Free range vs. pasture-raised eggs
Pasture raised eggs come from hens that are free to roam on grassy pastures year-round eating their natural diet of bugs, grasses and seeds. The hens retreat to hen houses at night for warmth and protection from predators. According to Certified Humane and American Humane Certified standards for pasture raised, hens must have 108 square feet of pasture per bird.
Free range eggs come from hens that have approximately 2 square feet of outdoor space each for around 6 hours per day. The space usually contains a large flock of birds in an open air warehouse. The ground does not need to be comprised of living vegetation and is often dirt or concrete.
Cage-free eggs come from hens with no access to the outdoors. Cage free simply means, as it sounds, that they are not in cages. They are in a crowded room, building or enclosed area, with approximately 1.25 square feet of space per bird.
Caged eggs come from hens who live the entirety of their lives inside large, enclosed warehouses in battery cages that measure no more than a sheet of paper. They are unable to move or flap their wings, and there are usually multiple hens stuffed into each cage, which can cause extreme anxiety, pain and frustration.
Where to buy them
Know where to look for affordable pasture-raised eggs. You may notice if you go to your local supermarket, pasture-raised eggs are actually more expensive than in major health food stores. Conventional supermarkets price gauge a bit because there is no house brand and not much competition between pasture-raised egg brands. If you go to a place like Whole Foods, Trader Joes or even Costco, you can find a variety of brands (or at least a house-brand) and for that reason, more reasonable pricing. Here are some common stores where you can find pasture-raised eggs:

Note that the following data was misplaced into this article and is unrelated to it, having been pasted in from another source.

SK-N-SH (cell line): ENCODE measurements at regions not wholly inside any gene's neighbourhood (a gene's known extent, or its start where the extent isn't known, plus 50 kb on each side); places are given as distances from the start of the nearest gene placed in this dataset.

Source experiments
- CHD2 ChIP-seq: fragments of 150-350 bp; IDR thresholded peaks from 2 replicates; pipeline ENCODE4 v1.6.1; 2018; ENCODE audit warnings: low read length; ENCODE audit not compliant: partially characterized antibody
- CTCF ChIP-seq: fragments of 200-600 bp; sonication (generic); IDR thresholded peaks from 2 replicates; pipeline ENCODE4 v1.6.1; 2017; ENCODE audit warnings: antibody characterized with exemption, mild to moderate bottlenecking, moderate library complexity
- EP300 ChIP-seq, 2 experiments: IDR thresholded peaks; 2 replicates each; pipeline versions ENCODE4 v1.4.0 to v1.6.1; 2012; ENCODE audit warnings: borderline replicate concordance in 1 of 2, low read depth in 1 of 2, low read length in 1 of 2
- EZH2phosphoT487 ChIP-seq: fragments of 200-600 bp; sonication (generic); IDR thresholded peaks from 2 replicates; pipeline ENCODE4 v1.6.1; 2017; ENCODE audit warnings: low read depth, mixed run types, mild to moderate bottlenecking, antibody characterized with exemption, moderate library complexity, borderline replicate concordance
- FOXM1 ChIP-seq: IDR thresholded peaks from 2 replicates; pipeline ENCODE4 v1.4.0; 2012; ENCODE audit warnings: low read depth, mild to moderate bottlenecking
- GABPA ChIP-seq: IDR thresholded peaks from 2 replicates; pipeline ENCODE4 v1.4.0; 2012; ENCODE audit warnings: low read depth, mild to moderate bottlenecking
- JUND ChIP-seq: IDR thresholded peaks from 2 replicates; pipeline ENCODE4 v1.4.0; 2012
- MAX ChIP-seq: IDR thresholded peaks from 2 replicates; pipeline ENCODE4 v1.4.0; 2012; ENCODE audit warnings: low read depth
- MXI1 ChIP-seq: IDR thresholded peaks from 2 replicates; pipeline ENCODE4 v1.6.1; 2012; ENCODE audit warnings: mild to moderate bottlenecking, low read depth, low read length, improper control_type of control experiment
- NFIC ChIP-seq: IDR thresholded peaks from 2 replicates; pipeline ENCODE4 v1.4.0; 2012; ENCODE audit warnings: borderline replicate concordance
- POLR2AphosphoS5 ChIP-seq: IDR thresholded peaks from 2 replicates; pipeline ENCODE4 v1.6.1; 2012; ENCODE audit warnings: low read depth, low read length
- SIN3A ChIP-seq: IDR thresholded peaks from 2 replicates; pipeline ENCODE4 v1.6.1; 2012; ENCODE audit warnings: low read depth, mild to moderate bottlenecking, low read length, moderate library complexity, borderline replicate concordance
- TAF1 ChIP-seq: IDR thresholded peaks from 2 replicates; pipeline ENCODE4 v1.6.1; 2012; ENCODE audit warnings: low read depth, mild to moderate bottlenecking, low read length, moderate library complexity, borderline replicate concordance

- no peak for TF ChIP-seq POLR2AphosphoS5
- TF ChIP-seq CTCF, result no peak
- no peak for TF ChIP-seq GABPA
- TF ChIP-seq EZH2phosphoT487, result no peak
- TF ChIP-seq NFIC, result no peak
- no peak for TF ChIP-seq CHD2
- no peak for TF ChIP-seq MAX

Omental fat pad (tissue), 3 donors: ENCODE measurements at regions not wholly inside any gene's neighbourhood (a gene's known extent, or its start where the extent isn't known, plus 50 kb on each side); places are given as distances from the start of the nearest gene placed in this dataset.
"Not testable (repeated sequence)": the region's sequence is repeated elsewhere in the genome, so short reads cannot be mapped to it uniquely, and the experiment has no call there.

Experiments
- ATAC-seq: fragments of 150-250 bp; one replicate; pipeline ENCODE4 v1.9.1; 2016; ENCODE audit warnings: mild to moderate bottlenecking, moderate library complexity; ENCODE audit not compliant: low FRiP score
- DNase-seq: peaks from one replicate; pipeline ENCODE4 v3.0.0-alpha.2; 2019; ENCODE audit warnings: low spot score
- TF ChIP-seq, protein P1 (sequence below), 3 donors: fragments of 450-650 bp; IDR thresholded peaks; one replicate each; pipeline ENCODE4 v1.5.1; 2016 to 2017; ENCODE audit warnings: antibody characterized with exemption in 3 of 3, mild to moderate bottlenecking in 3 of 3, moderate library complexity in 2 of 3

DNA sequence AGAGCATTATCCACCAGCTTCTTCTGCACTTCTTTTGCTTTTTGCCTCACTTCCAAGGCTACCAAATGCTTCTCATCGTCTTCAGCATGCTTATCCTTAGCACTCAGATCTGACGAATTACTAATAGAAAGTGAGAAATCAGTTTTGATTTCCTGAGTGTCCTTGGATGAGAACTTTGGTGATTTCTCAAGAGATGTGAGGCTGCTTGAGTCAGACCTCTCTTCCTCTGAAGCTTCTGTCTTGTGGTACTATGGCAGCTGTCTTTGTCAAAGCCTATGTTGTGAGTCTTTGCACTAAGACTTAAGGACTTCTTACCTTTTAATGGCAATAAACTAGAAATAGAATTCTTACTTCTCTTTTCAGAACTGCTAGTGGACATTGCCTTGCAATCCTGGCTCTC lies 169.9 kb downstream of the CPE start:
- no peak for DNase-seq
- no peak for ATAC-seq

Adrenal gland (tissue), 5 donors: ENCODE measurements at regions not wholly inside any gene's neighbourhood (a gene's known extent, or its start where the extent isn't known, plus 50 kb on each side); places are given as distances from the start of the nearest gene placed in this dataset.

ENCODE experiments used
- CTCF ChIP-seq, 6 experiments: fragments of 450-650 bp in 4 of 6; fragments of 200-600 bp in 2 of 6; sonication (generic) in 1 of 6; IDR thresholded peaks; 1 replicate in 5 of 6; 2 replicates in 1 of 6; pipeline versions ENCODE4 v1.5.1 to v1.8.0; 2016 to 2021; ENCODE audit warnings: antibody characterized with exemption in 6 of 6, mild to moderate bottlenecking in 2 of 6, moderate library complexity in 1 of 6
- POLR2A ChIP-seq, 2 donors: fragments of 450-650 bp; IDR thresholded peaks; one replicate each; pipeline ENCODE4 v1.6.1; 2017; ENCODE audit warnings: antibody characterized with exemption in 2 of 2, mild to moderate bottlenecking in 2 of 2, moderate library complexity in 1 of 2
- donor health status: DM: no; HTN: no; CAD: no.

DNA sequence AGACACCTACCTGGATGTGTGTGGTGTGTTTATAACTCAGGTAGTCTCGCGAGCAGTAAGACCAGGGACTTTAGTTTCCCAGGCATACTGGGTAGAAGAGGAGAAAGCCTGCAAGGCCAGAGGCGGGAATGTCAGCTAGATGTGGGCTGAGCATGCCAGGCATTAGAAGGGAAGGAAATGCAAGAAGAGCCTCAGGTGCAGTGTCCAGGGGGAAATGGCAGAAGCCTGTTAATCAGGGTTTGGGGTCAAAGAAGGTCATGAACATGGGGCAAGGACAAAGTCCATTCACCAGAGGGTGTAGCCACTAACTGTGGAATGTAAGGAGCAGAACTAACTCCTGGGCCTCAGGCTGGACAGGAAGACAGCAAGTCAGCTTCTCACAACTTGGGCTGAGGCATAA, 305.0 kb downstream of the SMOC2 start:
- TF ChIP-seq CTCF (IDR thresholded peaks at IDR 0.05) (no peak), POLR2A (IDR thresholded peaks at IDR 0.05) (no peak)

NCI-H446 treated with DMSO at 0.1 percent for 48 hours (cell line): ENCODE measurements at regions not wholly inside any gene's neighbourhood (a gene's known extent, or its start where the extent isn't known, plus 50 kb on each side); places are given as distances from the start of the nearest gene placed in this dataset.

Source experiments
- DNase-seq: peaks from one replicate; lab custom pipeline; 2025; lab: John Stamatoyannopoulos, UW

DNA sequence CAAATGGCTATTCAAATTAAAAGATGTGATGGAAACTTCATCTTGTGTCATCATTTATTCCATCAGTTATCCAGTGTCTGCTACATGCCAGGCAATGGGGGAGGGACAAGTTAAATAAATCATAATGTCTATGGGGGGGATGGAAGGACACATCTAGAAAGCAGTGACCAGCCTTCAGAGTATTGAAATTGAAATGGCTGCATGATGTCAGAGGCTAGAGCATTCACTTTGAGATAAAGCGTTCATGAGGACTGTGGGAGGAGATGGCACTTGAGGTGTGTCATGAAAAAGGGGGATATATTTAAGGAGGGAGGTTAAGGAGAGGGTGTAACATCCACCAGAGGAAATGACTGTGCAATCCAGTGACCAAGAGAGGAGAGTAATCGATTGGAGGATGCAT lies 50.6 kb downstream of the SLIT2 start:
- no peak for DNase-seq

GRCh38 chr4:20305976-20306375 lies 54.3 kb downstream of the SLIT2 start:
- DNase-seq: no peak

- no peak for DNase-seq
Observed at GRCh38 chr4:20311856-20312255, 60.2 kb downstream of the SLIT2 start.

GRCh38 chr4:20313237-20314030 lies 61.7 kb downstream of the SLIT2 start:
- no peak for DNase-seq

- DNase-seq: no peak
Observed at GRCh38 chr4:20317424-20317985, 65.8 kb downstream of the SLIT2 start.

- Costco. Costco carries Kirkland Pasture-Raised Eggs (their house-brand) 24 for just $8.99*
- Whole Foods. Whole Foods has their house brand 365 eggs at $4.99 a dozen. They also sell other brands like Vital Farms for $5.99 a dozen*
- Trader Joes. Trader Joes sells them for $3.99 a dozen. My local Trader Joe’s was selling Carol’s Pasture Raised Eggs.
- Sprouts. Sprouts sells house-brand pasture raised eggs for $4.99 a dozen*
- Local Farmer’s Market. Head to your local weekly Farmer’s Market where farmers of the region come to sell their eggs. Prices vary but it’s great to be able to purchase right from the farmer. You can even visit a local farm.
*Prices and pasture-raised egg supplier may vary according to region and time of year. Pricing as of Winter 2021.
Pasture-raised eggs are most definitely the most humane and healthy egg option at the market. However, since this is not an official certification in and of itself, you are going to want to do your research to ensure the farm is meeting your ethical standards. The easy way to identify this is via the Certified Humane and American Humane Certified labels. However, you can always go a step further and contact the farm directly if you have additional questions about their practices.